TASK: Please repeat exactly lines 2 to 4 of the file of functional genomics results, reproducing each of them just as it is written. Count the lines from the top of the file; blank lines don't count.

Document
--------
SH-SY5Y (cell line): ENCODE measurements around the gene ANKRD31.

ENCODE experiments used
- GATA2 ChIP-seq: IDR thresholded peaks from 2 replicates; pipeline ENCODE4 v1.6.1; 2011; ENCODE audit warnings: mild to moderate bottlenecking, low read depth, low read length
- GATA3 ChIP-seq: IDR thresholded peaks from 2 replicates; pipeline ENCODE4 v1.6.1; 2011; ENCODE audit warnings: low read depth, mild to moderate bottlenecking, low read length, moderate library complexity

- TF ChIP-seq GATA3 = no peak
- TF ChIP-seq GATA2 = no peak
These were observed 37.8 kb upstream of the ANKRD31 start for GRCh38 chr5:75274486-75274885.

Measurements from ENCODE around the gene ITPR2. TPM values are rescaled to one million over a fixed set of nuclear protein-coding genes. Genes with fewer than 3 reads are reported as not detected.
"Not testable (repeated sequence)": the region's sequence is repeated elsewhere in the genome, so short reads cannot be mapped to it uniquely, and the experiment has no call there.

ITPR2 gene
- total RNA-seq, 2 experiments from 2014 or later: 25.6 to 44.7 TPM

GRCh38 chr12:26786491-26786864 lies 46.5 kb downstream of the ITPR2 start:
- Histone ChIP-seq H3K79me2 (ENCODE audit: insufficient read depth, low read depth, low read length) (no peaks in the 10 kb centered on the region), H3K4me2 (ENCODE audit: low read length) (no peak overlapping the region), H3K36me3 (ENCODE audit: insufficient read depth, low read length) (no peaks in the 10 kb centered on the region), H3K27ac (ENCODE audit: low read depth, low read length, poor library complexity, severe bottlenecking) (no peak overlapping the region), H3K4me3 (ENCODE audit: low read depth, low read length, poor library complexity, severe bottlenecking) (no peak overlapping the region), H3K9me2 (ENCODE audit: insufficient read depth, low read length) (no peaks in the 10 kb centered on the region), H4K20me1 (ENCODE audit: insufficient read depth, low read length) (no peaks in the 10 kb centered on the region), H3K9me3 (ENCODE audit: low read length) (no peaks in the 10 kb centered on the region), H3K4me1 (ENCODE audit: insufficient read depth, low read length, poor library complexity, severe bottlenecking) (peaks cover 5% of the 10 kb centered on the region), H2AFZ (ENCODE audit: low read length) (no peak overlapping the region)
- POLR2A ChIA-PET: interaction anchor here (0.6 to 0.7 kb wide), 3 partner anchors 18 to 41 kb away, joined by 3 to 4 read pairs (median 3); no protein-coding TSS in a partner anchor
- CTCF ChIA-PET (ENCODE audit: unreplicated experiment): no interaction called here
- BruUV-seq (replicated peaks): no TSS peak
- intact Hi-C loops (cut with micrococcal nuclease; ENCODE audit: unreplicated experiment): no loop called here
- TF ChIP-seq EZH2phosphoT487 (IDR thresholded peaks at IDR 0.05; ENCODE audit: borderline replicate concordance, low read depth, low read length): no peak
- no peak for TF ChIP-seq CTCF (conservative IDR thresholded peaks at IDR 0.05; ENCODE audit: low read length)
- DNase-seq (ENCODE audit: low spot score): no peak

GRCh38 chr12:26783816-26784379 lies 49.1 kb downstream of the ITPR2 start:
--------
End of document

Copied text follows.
ENCODE experiments used
- GATA2 ChIP-seq: IDR thresholded peaks from 2 replicates; pipeline ENCODE4 v1.6.1; 2011; ENCODE audit warnings: mild to moderate bottlenecking, low read depth, low read length
- GATA3 ChIP-seq: IDR thresholded peaks from 2 replicates; pipeline ENCODE4 v1.6.1; 2011; ENCODE audit warnings: low read depth, mild to moderate bottlenecking, low read length, moderate library complexity